Sister Carol Ann Nawracaj is director of Villa Maria School in Stamford CT, a school that specializes in teaching children with learning disabilities. She thinks that parents also need to be educated. Sister Carol Ann reminds parents that, “Children with learning disabilities can learn; they just learn differently. They need to be taught in a way that makes it possible for them to use their strengths and abilities to the greatest potential. When working with learning-disabled students, we teach to their strongest modality. Thus, if a child has strengths in the visual area, we might color-code his or her work. If the student learns better in the auditory area, we may teach him or her the content through songs or a rap," says Sister Carol Ann.

“The first step is to understand not only the disability but also the student’s strengths,” Sister Carol Ann continues. “At Villa Maria, for example, we determine what each student’s needs are and develop an individualized program for that student. A particular set of learning disabilities is like an umbrella, in which each spoke is a different disability. While most of our students have some degree of language disability, they may also have dysgraphia, dyslexia, dyscalculia, or a nonverbal learning disability. Every student’s disability is slightly different and we are sensitive to that."

“The most important aspect of a child’s development is the development of good self esteem. If a child is experiencing failure at school, it’s difficult to feel good about himself or herself. We make sure our students experience success as learners. We provide experiences that capitalize of students’ abilities in art, music, drama and leadership as well,” says Sister Carol Ann.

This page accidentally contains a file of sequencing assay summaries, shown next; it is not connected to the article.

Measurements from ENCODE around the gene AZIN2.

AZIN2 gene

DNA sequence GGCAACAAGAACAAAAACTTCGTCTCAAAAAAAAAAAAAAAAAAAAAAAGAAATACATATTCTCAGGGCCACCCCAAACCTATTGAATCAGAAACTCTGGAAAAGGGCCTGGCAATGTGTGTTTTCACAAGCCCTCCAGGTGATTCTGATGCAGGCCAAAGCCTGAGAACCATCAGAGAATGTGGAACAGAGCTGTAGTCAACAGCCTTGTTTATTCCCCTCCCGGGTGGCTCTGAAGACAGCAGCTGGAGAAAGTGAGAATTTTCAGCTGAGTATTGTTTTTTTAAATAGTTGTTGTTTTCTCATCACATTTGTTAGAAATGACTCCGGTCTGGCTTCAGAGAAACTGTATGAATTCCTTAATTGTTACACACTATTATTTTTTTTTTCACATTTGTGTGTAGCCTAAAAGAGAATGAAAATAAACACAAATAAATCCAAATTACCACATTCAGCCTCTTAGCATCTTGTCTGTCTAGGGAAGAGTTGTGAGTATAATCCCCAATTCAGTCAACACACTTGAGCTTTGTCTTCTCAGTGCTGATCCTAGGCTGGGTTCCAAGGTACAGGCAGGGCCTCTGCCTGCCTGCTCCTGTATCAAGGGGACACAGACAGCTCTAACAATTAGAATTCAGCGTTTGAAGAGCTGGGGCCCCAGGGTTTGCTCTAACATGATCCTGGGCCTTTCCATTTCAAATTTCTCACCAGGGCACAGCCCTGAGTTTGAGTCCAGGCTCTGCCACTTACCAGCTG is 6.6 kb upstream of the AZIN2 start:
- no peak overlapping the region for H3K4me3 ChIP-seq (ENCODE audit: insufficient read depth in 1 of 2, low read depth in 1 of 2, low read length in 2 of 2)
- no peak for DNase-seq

Villa Maria is a private, co-educational day school owned by the Bernadine Franciscan Sisters, serving students with learning disabilities in grades K-9. If you are interested in finding out more about Villa Maria School, visit www.villamariaedu.org or call Mary Ann Tynan, Director of Admissions, at (203) 322 5886. Villa Maria School is located at 161 Sky Meadow Drive in Stamford, CT.

There will be an Open House for interested families on April 10, 2012. Please call Mary Ann Tynan to reserve a place.




© Copyright by NorwalkPlus.com. Some articles and pictures posted on our website, as indicated by their bylines, were submitted as press releases and do not necessarily reflect the position and opinion of NorwalkPlus.com, Norwalk Plus magazine, Canaiden LLC or any of its associated entities. Articles may have been edited for brevity and grammar.







Note: We reserve the right to delete posts at any time if we decide that they are offensive or distasteful.
CURRENT HEADLINES:
Olympic Gold Medalist To Be Honored At 36th Annual MS Dinner of Champions
SHU's Welch College of Business among Princeton Review's best
War Of The Sexes Leaves Connecticut Gov Race Tied, Quinnipiac University Poll Finds
Mystic Aquarium Animal Rescue Team Leaps into Action After Uncovering New Data on Loggerhead Sea Turtles
AmeriCares and American Medical Association Launch Effort Aimed at Preventing Diabetes in Underserved Areas



Top of Page






StamfordPlus.com is part of the Canaiden Online Media Network.
Stamford Plus Online | Norwalk Plus Online | Canaiden.com | Best of Norwalk | Best of Stamford | Hauterfly Magazine | SummerCampPlus.com

Copyright ©2005-2010 Canaiden,LLC All Rights Reserved.